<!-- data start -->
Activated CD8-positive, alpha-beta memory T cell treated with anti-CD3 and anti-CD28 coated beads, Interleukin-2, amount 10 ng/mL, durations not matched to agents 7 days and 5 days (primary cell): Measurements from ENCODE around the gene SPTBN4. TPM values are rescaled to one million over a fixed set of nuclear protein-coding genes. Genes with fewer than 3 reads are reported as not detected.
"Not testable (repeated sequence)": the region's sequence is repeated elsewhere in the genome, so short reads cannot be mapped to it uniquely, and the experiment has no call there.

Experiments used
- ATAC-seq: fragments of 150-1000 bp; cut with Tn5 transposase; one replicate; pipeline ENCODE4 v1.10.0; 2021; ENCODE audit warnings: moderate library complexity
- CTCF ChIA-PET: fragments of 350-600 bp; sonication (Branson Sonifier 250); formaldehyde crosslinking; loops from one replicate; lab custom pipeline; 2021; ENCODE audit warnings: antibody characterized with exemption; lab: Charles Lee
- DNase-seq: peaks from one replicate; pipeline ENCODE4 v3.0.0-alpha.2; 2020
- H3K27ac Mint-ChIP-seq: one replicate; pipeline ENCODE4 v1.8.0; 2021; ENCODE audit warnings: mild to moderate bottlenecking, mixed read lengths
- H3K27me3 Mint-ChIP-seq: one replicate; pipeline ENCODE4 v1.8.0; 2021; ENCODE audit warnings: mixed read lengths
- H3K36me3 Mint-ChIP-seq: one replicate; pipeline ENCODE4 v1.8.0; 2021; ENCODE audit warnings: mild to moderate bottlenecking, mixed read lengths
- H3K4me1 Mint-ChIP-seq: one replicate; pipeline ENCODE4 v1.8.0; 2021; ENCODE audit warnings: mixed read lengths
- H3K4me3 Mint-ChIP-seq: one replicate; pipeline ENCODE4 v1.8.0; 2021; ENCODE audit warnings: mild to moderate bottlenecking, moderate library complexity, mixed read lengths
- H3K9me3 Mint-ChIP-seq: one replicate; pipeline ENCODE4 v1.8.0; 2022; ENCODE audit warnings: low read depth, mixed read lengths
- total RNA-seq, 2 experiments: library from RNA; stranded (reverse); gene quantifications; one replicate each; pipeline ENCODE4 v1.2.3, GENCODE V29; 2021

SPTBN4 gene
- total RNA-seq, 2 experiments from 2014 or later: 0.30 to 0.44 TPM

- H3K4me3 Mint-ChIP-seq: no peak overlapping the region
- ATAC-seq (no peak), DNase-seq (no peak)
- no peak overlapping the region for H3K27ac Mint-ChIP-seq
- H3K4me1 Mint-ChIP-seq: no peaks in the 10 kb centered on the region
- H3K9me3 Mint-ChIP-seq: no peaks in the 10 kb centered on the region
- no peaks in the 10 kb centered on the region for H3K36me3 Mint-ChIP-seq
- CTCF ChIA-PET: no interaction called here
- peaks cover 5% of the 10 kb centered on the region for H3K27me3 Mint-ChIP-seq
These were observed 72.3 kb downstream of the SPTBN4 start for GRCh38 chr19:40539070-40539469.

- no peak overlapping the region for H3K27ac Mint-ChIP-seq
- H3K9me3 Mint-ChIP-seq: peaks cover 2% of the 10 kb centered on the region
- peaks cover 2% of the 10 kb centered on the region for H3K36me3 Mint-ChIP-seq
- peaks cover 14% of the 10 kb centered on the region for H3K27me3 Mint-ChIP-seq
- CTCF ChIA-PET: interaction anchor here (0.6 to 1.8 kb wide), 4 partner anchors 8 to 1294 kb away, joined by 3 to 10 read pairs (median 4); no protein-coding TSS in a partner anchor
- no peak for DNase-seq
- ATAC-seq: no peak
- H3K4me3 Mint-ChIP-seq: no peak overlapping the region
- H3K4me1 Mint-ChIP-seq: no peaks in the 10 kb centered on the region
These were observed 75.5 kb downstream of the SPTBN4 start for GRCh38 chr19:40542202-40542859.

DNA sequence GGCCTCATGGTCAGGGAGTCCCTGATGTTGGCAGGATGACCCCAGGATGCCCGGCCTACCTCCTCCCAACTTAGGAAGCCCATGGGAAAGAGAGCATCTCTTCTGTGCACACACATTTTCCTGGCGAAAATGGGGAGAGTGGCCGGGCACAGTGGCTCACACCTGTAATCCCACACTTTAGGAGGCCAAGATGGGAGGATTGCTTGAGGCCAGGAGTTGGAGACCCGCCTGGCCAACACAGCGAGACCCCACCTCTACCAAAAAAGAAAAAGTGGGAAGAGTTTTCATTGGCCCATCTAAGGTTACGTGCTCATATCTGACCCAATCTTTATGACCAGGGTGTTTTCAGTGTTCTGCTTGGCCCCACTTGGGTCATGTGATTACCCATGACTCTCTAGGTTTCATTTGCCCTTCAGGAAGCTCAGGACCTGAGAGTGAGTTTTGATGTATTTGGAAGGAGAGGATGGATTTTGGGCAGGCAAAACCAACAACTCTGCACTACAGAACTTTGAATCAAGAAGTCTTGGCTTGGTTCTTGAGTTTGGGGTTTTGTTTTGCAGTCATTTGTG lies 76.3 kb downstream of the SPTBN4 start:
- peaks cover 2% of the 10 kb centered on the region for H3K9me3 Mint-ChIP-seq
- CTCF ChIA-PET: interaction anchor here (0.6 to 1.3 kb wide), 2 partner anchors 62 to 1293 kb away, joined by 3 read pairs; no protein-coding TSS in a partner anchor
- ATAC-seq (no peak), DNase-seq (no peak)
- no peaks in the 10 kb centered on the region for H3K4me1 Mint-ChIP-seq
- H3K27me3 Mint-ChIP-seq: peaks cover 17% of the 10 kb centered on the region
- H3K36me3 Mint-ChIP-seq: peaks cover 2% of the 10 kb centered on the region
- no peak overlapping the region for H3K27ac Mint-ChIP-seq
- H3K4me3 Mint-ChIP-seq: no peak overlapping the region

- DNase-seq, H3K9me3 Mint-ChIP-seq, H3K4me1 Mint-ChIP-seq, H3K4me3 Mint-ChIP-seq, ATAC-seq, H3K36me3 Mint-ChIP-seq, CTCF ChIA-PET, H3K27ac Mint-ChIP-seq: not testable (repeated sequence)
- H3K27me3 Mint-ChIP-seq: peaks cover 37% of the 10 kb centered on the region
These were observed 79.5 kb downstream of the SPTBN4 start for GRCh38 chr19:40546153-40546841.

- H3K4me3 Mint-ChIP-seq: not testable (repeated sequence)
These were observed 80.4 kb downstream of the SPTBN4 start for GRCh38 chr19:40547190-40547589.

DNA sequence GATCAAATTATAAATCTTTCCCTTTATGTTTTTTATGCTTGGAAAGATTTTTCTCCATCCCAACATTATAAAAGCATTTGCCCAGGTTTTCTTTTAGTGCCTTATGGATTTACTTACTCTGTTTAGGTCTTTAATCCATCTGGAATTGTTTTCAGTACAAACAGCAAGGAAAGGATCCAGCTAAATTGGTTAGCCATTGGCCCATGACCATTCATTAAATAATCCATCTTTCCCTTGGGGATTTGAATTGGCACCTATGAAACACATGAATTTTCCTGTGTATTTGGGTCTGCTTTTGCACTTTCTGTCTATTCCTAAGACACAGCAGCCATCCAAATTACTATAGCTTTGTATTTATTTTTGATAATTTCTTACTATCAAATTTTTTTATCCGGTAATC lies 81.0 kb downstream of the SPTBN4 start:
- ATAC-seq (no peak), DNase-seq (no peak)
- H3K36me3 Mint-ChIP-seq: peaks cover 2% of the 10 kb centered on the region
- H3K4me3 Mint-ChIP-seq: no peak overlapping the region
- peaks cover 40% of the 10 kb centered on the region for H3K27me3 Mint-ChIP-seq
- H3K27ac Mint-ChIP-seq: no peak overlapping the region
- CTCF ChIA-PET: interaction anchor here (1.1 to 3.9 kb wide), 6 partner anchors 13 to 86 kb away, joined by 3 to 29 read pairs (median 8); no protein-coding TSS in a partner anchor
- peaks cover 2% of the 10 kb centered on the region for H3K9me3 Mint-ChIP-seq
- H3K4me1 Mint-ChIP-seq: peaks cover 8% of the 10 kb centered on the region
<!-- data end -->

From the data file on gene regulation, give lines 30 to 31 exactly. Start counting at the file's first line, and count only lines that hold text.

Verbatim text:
- no peak for DNase-seq
- ATAC-seq: no peak